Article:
Just A Smile?

A March 31 New Scientist article on "The Love Delusion" mentions these puzzling observations:

Martie Haselton … research indicates that men typically overestimate the sexual interest conveyed by a woman’s smile or laughter.  When men see someone of the opposite sex smile at them they tend to think "she must be interested."  Women simply see a smile.  That’s not all.  It turns out that the smarter the guy, the more likely he is to show this "she wants me" bias.  … Glenn Geher … asked me how they thought women would respond to adverts in which other men offered no-strings-attached sex.  He found that the the higher the IQ, the more likely they were to think that women would be interested. 

It is surprising to see smarter people being less accurate.  So I wonder.  Yes, the men disagree with the women, but how clear is it that the women are right and the men are wrong?  Maybe around smart guys, smiles and laughter do indicate an interest which women will not admit, perhaps even to themselves.  After all, Tuesday’s New York TImes says:

The body’s entire motor system is activated almost instantly by exposure to sexual images, … the body is primed for sex before the mind has had a moment to leer.  Moreover, she said, arousal is not necessarily a conscious process. … Show a woman scenes of a man and a woman having sex, or two women having sex, or two men, or even two bonobos, Dr. Chivers said, and as a rule her genitals will become measurably congested and lubricated, although in many cases she may not be aware of the response.

Ask her what she thinks of the material viewed, however, and she will firmly declare that she liked this scene, found that one repellent, and, frankly, the chimpanzee bit didn’t do it for her at all. … “with women, there’s a discrepancy between stated preference and physiological arousal.”

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  • Perhaps there’s an important distinction to be made here between a person’s genes and the person: my genes might be sexually interested in you, but I might not be. Aroused, yes. Interested, no (if interested means, “would hop in the sack with you if invited).

    Why do “smart” people make this mistake: becuase they’re aroused by their own smartness (or, would themselves be more interested in a smart partner than a dumb one).

  • Peregrine John

    Damn straight there’s a discrepancy. Men who are successful with women have learned to make use of it, lulling the beliefs that are stated (or consciously believed) and playing to the actual truth beneath, getting it to overwhelm the outer mask. Women who are introspective (as differentiated from self-absorbed or otherwise self-deceptive) also make use of it, both to strengthen their own congruency and to see through other women.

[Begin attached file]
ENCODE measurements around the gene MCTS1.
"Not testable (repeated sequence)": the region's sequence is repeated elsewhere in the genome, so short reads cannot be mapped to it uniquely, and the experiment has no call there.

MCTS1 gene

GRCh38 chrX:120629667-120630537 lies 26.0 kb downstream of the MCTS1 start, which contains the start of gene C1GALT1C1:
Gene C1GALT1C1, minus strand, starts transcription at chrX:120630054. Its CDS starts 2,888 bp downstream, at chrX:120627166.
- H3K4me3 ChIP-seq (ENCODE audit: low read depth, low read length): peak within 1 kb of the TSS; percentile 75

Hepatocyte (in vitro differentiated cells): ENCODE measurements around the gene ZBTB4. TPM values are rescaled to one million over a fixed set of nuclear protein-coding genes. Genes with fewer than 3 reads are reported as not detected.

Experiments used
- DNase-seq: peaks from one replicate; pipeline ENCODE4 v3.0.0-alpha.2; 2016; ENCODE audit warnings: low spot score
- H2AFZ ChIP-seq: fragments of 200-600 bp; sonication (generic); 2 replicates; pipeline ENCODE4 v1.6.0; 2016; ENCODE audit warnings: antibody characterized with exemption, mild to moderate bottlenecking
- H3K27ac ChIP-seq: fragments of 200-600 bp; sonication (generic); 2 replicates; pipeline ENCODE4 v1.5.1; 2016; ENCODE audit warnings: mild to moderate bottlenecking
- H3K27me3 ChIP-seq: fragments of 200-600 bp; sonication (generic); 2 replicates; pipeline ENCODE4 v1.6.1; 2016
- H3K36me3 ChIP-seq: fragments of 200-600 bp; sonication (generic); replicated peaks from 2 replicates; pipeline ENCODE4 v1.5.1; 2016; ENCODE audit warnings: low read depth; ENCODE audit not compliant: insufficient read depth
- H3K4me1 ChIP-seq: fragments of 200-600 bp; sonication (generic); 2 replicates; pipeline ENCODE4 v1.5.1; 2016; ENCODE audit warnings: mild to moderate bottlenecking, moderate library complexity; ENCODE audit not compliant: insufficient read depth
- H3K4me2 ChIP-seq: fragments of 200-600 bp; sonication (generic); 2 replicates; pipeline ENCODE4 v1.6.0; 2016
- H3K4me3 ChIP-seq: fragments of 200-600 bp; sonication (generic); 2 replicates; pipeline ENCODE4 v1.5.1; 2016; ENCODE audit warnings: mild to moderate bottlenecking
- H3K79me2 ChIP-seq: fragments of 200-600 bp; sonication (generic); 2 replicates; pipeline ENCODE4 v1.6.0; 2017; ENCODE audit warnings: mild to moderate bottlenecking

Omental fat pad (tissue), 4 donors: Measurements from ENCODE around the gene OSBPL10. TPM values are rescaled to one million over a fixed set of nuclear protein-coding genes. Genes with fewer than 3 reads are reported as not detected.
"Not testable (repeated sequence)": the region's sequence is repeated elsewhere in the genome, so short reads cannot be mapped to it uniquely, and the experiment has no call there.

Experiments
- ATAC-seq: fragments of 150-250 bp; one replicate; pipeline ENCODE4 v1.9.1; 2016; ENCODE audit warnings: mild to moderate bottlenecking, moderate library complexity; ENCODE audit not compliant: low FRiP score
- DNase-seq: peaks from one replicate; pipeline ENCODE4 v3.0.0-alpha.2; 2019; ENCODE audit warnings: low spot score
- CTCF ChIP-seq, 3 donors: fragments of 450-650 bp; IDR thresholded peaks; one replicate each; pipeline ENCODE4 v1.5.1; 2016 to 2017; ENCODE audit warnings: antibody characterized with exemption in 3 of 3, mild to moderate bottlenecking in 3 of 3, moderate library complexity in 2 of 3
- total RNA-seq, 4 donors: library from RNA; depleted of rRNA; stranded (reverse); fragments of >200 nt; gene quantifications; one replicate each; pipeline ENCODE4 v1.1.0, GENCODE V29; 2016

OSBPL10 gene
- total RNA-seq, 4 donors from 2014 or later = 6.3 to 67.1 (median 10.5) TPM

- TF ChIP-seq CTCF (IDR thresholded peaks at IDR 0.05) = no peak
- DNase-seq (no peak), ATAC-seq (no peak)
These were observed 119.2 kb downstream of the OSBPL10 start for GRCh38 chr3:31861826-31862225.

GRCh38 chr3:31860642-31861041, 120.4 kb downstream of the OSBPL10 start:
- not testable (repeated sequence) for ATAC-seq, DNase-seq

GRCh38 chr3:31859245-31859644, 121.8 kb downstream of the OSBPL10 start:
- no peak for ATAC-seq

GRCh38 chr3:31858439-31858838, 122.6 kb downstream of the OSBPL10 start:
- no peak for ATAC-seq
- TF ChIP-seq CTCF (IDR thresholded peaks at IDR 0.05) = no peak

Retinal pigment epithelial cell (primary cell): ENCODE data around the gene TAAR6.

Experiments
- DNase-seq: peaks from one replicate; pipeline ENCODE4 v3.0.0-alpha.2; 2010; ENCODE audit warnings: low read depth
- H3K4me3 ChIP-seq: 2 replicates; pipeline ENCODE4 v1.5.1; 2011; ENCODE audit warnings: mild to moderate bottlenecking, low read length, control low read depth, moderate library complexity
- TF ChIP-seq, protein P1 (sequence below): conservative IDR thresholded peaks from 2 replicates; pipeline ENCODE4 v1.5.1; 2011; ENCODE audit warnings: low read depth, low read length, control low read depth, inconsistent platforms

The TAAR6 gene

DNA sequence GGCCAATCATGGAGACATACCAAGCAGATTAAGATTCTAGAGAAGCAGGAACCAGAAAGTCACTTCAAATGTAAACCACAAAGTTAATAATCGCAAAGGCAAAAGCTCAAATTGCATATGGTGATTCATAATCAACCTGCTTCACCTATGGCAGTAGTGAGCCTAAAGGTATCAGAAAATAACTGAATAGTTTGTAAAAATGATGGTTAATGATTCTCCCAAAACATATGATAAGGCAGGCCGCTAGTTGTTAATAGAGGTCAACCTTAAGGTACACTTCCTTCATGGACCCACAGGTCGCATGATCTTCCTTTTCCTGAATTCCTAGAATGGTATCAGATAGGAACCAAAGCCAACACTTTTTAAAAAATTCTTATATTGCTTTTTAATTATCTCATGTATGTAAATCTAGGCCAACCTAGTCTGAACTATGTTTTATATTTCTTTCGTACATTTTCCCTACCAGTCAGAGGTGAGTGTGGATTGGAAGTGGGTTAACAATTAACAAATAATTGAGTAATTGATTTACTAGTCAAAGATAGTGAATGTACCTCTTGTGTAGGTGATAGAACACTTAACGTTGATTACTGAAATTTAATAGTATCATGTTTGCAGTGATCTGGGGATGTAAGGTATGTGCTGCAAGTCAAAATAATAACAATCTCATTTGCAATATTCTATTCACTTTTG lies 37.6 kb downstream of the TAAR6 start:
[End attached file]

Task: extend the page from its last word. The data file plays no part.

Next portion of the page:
• rcriii

    It is surprising to see smarter people being less accurate.

    Why is this surprising? I see no reason that ‘smart’ should correlate with ‘ability to gauge sexual interest’.

  • Bob Unwin

    You seem to suggest that the women are actually turned on by the smart men, though they don’t recognize it, in the way that they are turned on by viewing sex. But the evidence presented does not suffice for the claim that they are turned on by viewing sex.

    It is plausible that being turned on involved something more than genitals becoming “measurably congested and lubricated”. If the smart guys just think they are affecting women like copulating bonobos would, then they may be correct. But the men supposedly think “she must be interested”, and being interested surely involves some conscious awareness of arousal or attraction.

    Of course, there are reasons to suppose that high-IQ men are more frequently found to be attractive by women. (They are on average more physically attractive, and they have more status). But this doesn’t mean that the high-IQ man knows better than the woman smiling at him what her true feelings are about him.

  • “Why is this surprising? I see no reason that ‘smart’ should correlate with ‘ability to gauge sexual interest’. ”

    If that’s the case, they shouldn’t be more likely to be wrong.

  • It is a rare web site where one can have an intelligent, refined discussion about how high-IQ men are like copulating bonobos.

  • Do women also “over estimate” the meaning of a smile in other women talking with men?

    Also, do they really over-estimate. I suspect that the reality isn’t that there is no interest, the reality is that interest is fleeting and fickle.

    An amusing book that exemplifies this is The Game (about a society of pick-up artist, their attempts to better understand, meet, and communicate with women, and their devolution into a competative, political, and catty reallity TV show like culture). Basically when talking with women, the goal wasn’t to impress them, it was just to avoid turning them off or making them uncomfortable.

  • anon

    Who would admit to being aroused by a picture of copulating bonobos?

    “When men see someone of the opposite sex smile at them they tend to think “she must be interested.” Women simply see a smile.”

    I imagine that a person smiling at a member of the opposite sex is more likely to be interested in that sense than a person smiling at a member of the same sex.

    Especially if the person they are smiling at is more attractive than usual in some way. Are other attractive people likely to take a similarly optimistic view of opposite sex smiles?

  • Ann Harrison

    I am not surprised at all…..I have had a number of guys approach me over the years because of the smile that I gave them. I have been told by them that my smile was warm and made them feel accepted. It doesn’t hurt to have perfect teeth, a body that is fit and shows that I exercise and care about my looks, and the brains to engage in a challenging conversation. Men are hunters….Ann

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